A Trio Of Artists Talk At The Parrish - 27 East

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A Trio Of Artists Talk At The Parrish

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Bastienne Schmidt

Bastienne Schmidt JENNY GORMAN

Bastienne Schmidt

Bastienne Schmidt "Untitled 1, Colored Grids," 2019.

janet Goleas

janet Goleas JENNY GORMAN

Priscilla Heine

Priscilla Heine JENNY GORMAN

Janet Goleas

Janet Goleas "Invisible Fish," 2019. COURTESY OF THE ARTIST

Priscilla Heine

Priscilla Heine "Holding," 2019. Courtesy Findlay Gallerie

authorStaff Writer on Dec 10, 2019

The Parrish Art Museum presents the second of five Gallery Talks by artists discussing their work in “Artists Choose Artists,” the museum’s fourth juried exhibition celebrating the artists of the East End and the dynamic relationships that unite the area’s creative community.

On Friday, December 13, at 6 p.m., artists Janet Goleas and Bastienne Schmidt (both selected by juror Valerie Jaudon), and Priscilla Heine (selected by juror Allan Wexler), will present the talk in the galleries.

“Artists Choose Artists,” which encourages fellowship among today’s expanded, multi-generational network of artists and demonstrates the diversity of contemporary creative practice, is on view through February 23.

“I am delighted to continue the series of Artists Choose Artists gallery talks with a wonderful trio of women artists who explore process and materiality in their work, and who, each in her own unique way, creates space and structure and then disrupts it,” said Corinne Erni, Senior Curator of ArtsReach and Special Projects who organized the exhibition.

About the artists:
 

Janet Goleas (American, b. 1956) spent most of her formative years in Germany which afforded her a broad view of life and art. She relocated to California to pursue her art and received a BFA and MFA from the San Francisco Art Institute. A writer, educator and curator, Goleas focuses on what she describes as “…issues that are often in direct conflict with one another such as depth and flatness, nature and artifice, expression and precision, and spheres and circles.”

“Never Mind” (2018, ink, gouache on paper) is one of three works in the exhibition that mine these concepts, with bold black lines contrasted against a background of muted color. Goleas’s work has been shown at the San Francisco Art Institute; Sheppard Fine Arts Gallery, and Sierra Nevada Museum of Art, NV; Artists Space, NY; Guild Hall, Ashawagh Hall, Sara Nightingale Gallery, and Kathryn Markel Gallery, East Hampton; and Galerie Muhlenbusch-Winkelmann, Germany.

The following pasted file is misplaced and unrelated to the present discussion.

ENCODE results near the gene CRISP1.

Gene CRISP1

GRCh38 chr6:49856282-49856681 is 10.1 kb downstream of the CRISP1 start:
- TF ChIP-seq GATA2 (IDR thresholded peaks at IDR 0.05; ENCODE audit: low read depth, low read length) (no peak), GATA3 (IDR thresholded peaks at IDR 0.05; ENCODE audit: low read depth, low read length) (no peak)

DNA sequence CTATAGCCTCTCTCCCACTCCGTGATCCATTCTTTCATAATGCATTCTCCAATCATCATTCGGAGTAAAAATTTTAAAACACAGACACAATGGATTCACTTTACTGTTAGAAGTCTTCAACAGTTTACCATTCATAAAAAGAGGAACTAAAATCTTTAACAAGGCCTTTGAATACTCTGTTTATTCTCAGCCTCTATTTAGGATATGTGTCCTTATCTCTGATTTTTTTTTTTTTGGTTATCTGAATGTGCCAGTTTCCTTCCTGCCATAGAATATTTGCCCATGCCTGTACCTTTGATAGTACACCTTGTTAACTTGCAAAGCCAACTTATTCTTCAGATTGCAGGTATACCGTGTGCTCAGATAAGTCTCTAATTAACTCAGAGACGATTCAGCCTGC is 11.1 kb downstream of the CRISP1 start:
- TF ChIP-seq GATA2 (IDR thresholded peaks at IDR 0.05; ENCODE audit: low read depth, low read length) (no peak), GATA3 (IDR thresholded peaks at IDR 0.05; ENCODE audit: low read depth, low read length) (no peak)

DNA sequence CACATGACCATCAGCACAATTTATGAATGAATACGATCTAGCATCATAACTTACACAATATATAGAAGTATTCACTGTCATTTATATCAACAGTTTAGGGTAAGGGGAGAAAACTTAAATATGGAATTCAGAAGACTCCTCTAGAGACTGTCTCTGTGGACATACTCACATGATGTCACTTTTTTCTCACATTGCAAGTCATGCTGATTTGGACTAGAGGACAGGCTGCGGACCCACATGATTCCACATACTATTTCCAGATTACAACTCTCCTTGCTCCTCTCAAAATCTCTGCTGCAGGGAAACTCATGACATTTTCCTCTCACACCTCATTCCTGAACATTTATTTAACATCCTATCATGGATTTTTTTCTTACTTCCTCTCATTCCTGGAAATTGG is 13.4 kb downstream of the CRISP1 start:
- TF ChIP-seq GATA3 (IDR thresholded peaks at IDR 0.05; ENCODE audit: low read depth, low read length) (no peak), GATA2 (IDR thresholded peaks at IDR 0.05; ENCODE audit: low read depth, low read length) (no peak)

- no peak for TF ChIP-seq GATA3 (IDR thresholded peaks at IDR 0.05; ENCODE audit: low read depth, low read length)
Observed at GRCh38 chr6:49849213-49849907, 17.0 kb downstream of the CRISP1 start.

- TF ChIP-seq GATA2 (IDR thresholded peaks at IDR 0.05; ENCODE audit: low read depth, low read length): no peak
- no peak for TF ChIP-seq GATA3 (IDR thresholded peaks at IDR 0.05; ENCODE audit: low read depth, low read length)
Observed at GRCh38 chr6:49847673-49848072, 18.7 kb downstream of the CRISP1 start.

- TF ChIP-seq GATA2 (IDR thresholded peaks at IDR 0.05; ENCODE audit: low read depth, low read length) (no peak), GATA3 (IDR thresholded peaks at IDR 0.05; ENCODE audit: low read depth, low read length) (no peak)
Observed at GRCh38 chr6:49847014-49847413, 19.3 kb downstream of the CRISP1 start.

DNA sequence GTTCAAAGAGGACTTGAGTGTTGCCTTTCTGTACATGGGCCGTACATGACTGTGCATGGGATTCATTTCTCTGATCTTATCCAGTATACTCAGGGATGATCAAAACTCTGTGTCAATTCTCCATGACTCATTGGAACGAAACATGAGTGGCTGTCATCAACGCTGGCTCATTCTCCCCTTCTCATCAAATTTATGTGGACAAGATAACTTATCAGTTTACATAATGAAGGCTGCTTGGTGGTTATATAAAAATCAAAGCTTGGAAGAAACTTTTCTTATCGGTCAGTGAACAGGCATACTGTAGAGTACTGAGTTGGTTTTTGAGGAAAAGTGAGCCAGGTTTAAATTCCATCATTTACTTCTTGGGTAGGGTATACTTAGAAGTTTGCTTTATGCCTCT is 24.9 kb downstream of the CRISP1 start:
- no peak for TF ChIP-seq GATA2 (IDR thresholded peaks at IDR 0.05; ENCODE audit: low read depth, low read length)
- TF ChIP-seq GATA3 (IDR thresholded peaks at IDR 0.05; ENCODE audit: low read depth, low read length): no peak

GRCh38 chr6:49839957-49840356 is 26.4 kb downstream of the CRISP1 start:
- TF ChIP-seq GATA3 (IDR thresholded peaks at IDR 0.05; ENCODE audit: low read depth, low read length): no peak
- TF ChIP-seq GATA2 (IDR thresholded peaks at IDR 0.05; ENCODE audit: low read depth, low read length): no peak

Priscilla Heine (American, b. 1956) creates paintings that result from vivid sensory experiences, as in the large-scale “Engine Room’ (2014) on view in “Artists Choose Artists.” Her connection to the lily originated in 1988 in the Pyrenees where hundreds of freshly picked calla lilies were set out on a restaurant’s tables. Heine’s wall sculpture “Holding” (2019) represents a bouquet of lilies as a manifestation of how individuals “hold it all together,” according to the artist.

Born and raised in New York City, and currently living and working in East Hampton, Heine studied at the Art Students League, Bennington College, Parsons School of Design at the New School, and the School of the Museum of Fine Arts at Tufts University (BFA). She has shown her work consistently since 1979, participating in solo and group exhibitions at the Whitney Museum of American Art, the School of Visual Arts, Emily Harvey Gallery, and Wally Findlay Galleries, NY; Heckscher Museum of Art, Islip Art Museum, Ashawagh Hall; and Boston City Hall.

Bastienne Schmidt (German, b. 1961) is a multimedia artist working with photography, painting, and large-scale drawings. Being the daughter of an archaeologist influenced her creative process and instilled a desire to organize, map, and understand systems through her artwork. She is also inspired by her childhood in Greece, where the reuse of materials was an economic necessity. In her large-scale “Colored Grids 1, 2, and 3” (2019), the artist first configures a grid through sewn lines on natural colored muslin fabric canvas, and subsequently adds colorful vintage fabrics and polymer paint.

Schmidt also takes inspiration from Japanese woodcuts, fairytales, and American pop culture, and her work often incorporates and transforms archetypal shapes. Schmidt’s work is included in the collection of the Museum of Modern Art and the International Center of Photography, NY; Brooklyn Museum; the Corcoran Gallery of Art, Washington D.C.; Parrish Art Museum; the Victoria and Albert Museum in London, and the Bibliothèque Nationale in Paris, among others. Born in Germany and raised in Greece and Italy, she lives in New York and East Hampton.

The Parrish Art Museum is at 279 Montauk Highway in Water Mill. Visit parrishart.org for more information.

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